Like any new cast, it will undoubtedly take the Pelicans' young core time to mesh. But all of the pieces are in place to make the Pelicans and their fresh new duds the talk of the NBA.
If Gordon can stay healthy and Evans can get comfortable with a new position, the Pelicans will be the league's most promising up-and-coming team in no time.
Houston's Big Three
The lofty expectations Dwight Howard has brought to Houston will be both a blessing and a curse.
From the jump, the Houston Rockets will be expected to perform like the league's most prolific offense, especially after finishing second in the NBA in scoring last season (106 points per game).
Not only that, but the Rockets are already being included in the Western Conference title conversation with the San Antonio Spurs, Oklahoma City Thunder and Los Angeles Clippers, which means any struggles the team has will be analyzed intensely.
Just ask the 2012-13 Los Angeles Lakers and 2010-11 Miami Heat.
It remains to be seen how Howard will adapt to playing at a breakneck pace. It will be up to head coach Kevin McHale to determine how his offense, which led the NBA in pace last season (per Basketball-Reference), will cater to Howard's half-court needs.
James Harden and Chandler Parsons are set to prosper further under McHale, and the addition of Howard will only help. With the big man figuring to draw his fair share of double-teams, it will be a pick-your-poison proposition for opposing defenses every time they face the Rockets.
Cleveland Cavaliers Set Their Sights on the Playoffs
The Cleveland Cavaliers have quickly assembled a quality team, one that has a shot at qualifying for the playoffs for the first time since 2009-10.
Led by Kyrie Irving and supported by up-and-comers Tristan Thompson and Dion Waiters, the Cavs should threaten to make the postseason in an extremely top-heavy Eastern Conference. In addition, the Cavs acted swiftly this summer to improve their roster at multiple positions, acquiring center Andrew Bynum, forward Earl Clark, guard Jarrett Jack and drafting UNLV's Anthony Bennett at No. 1 overall.
Bynum's health will be the biggest story for Cleveland as the season gets underway, but with Thompson and Anderson Varejao fully capable of holding down the frontcourt, the inevitable scrutiny that will be thrust upon Bynum won't be as intense as it was last season in Philadelphia.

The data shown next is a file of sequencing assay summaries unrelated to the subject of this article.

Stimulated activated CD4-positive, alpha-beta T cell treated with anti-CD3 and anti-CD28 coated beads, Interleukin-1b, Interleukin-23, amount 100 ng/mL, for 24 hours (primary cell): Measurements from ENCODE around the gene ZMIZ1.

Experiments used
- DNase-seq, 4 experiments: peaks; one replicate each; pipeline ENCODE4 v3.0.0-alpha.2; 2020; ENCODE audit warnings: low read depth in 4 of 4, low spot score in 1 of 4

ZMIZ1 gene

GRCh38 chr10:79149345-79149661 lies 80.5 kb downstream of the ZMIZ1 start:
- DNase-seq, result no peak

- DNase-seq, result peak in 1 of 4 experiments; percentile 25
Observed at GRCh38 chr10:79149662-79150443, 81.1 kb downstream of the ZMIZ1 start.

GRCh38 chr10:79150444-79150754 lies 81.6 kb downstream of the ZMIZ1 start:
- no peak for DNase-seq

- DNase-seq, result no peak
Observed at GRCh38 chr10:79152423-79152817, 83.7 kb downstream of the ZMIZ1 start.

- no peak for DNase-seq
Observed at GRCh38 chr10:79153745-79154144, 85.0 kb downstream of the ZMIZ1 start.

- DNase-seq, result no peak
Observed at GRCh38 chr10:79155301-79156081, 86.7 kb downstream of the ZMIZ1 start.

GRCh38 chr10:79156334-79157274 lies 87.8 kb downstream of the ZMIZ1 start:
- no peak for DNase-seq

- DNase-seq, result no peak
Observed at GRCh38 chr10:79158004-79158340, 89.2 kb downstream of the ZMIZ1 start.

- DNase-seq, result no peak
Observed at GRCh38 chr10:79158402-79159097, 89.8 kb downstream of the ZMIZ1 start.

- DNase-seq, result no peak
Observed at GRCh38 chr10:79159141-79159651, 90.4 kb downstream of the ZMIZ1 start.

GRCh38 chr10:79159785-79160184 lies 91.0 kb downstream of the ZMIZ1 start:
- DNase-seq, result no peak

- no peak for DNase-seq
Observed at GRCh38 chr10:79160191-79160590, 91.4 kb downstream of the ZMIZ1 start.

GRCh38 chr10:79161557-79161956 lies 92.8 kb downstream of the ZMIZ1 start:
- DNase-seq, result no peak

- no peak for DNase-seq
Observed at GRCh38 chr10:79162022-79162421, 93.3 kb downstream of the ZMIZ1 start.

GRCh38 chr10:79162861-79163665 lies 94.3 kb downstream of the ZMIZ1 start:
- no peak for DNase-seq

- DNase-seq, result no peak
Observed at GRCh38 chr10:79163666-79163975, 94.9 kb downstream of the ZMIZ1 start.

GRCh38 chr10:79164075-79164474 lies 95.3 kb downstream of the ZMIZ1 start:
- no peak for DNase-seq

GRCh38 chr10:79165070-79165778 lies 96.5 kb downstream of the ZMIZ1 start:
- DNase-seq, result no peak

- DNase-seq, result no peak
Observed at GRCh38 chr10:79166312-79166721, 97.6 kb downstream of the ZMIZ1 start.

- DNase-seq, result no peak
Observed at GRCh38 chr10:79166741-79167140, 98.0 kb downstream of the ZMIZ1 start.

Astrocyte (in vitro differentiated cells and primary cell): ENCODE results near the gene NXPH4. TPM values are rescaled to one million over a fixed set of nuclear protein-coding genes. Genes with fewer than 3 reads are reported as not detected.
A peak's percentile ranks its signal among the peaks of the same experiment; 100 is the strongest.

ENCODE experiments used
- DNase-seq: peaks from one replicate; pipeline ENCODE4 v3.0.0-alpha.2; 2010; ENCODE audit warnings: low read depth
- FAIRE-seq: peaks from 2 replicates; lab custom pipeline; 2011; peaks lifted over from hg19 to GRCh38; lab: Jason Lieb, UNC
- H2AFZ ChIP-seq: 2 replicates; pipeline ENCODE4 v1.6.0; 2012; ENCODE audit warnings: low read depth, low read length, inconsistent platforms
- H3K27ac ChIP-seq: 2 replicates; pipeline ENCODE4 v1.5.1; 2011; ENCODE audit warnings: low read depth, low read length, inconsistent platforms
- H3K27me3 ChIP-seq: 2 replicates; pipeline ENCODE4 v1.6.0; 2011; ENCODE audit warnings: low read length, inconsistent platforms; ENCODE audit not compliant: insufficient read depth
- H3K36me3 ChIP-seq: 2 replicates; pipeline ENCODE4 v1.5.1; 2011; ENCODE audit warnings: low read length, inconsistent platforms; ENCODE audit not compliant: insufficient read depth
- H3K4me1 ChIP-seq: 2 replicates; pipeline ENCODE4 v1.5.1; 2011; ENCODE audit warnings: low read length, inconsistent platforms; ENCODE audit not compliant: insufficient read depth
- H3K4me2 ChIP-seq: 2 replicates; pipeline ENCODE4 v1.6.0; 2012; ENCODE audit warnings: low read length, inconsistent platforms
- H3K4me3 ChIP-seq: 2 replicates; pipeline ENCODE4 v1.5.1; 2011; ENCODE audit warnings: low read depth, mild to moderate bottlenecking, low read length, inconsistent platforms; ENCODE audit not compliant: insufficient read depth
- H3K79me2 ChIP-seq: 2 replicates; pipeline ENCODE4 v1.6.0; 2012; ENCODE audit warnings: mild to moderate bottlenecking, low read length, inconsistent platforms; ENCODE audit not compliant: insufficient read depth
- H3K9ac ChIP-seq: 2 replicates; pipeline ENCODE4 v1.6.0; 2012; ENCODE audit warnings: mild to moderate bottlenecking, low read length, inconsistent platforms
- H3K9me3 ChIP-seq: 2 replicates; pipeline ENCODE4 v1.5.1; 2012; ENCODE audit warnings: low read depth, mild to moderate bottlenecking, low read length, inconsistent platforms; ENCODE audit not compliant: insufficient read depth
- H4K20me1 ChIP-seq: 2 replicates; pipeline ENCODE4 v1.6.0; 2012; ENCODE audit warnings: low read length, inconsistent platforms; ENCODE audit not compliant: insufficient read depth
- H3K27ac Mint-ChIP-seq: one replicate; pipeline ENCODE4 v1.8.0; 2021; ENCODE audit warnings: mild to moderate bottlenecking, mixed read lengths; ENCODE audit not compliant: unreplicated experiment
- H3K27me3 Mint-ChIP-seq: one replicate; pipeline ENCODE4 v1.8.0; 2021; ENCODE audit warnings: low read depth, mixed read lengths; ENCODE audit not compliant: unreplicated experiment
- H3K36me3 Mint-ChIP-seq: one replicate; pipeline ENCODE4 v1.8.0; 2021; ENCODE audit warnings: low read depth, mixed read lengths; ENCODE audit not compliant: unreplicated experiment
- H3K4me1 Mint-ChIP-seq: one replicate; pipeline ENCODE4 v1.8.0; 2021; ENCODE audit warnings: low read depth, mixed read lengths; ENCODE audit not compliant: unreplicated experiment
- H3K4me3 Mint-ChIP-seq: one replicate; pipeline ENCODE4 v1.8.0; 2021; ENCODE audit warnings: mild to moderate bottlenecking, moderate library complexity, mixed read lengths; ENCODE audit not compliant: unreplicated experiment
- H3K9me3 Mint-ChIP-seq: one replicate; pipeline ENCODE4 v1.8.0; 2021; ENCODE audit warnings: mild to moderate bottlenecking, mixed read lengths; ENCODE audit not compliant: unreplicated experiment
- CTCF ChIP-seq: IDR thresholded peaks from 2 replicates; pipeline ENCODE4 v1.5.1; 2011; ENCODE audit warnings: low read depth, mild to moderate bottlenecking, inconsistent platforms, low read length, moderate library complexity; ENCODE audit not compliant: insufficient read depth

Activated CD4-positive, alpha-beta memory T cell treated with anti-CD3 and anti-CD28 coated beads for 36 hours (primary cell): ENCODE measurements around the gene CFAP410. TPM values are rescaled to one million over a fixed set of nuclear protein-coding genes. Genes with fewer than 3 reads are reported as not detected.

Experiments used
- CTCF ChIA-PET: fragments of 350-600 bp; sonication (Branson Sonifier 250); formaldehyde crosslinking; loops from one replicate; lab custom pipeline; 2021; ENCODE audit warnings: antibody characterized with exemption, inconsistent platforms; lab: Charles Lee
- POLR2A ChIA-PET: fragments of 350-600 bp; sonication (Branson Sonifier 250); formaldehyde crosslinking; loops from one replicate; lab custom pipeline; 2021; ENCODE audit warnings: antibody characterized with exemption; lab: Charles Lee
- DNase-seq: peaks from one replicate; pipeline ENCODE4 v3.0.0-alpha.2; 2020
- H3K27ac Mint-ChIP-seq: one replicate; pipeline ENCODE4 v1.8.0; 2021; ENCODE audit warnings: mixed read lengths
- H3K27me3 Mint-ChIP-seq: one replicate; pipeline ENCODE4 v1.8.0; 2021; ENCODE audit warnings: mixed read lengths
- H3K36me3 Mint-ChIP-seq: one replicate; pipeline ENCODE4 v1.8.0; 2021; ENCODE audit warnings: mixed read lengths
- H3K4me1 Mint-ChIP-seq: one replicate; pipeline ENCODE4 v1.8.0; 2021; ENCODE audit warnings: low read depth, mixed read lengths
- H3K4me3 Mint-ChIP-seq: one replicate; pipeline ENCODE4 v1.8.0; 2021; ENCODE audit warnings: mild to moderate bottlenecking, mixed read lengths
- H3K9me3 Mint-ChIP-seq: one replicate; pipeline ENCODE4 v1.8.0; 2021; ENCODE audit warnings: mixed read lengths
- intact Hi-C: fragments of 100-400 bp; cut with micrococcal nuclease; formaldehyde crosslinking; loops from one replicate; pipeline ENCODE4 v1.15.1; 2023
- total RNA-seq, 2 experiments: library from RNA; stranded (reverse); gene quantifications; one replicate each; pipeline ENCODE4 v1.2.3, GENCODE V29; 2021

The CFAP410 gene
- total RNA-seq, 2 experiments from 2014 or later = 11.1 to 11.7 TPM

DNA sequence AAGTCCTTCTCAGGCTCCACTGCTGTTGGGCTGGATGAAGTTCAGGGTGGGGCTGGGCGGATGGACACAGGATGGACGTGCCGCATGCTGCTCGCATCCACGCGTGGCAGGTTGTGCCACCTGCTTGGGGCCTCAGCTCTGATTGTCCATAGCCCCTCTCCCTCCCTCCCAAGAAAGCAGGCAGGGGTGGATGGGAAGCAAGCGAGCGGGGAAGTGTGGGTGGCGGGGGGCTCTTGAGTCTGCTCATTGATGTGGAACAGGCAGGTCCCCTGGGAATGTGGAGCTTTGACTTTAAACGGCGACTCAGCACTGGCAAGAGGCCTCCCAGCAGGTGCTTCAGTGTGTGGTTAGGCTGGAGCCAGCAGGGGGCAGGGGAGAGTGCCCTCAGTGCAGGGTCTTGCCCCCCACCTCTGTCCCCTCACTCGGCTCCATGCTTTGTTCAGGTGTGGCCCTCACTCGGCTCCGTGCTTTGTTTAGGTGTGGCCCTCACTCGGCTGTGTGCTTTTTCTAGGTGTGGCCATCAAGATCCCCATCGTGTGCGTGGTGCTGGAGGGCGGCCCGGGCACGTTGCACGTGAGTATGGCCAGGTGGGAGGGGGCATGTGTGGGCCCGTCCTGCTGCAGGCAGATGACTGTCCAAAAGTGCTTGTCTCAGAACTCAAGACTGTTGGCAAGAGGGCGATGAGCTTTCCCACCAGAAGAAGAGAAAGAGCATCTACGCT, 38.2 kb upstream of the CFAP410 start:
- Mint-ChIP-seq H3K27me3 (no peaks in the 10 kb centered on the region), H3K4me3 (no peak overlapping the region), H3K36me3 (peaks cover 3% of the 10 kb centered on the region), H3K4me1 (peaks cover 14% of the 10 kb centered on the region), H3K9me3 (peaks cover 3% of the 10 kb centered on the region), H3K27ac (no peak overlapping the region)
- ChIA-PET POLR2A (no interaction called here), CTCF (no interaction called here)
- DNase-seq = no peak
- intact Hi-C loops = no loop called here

The Cavs significantly improved their depth with a flurry of moves this summer. They have assembled the talent necessary to be considered playoff contenders.
Can Brooklyn Gain Big Apple Supremacy?
The Brooklyn Nets assembled their superteam with more than dominance over the New York Knicks in mind, but shooting to the top of the basketball throne in the Big Apple isn't a bad place to start.
All eyes will be on the league's most intriguing starting five—Deron Williams, Paul Pierce, Joe Johnson, Kevin Garnett and Brook Lopez. That star-studded lineup automatically vaults the Nets into the Eastern Conference title conversation.
But don't ignore their bench, which improved dramatically as well.
Andrei Kirilenko, Jason Terry, Shaun Livingston, Reggie Evans and Andray Blatche comprise a second unit that possesses several starting-caliber players. That group will be tasked with contributing plenty as Jason Kidd searches for ways to keep his guys fresh.
The Atlantic Division title will continue to reside in New York at the conclusion of the 2013-14 season, but it just might be in a different borough.
Revamped Golden State Warriors Eye Pacific Crown
Although eyes are on the changes made to the Houston Rockets and Los Angeles Clippers, the Golden State Warriors should garner their fair share of attention as the 2013-14 season approaches.
One season removed from a surprise run to the Western Conference Semifinals, the Warriors won't be catching any contenders off-guard this year after reloading in the offseason.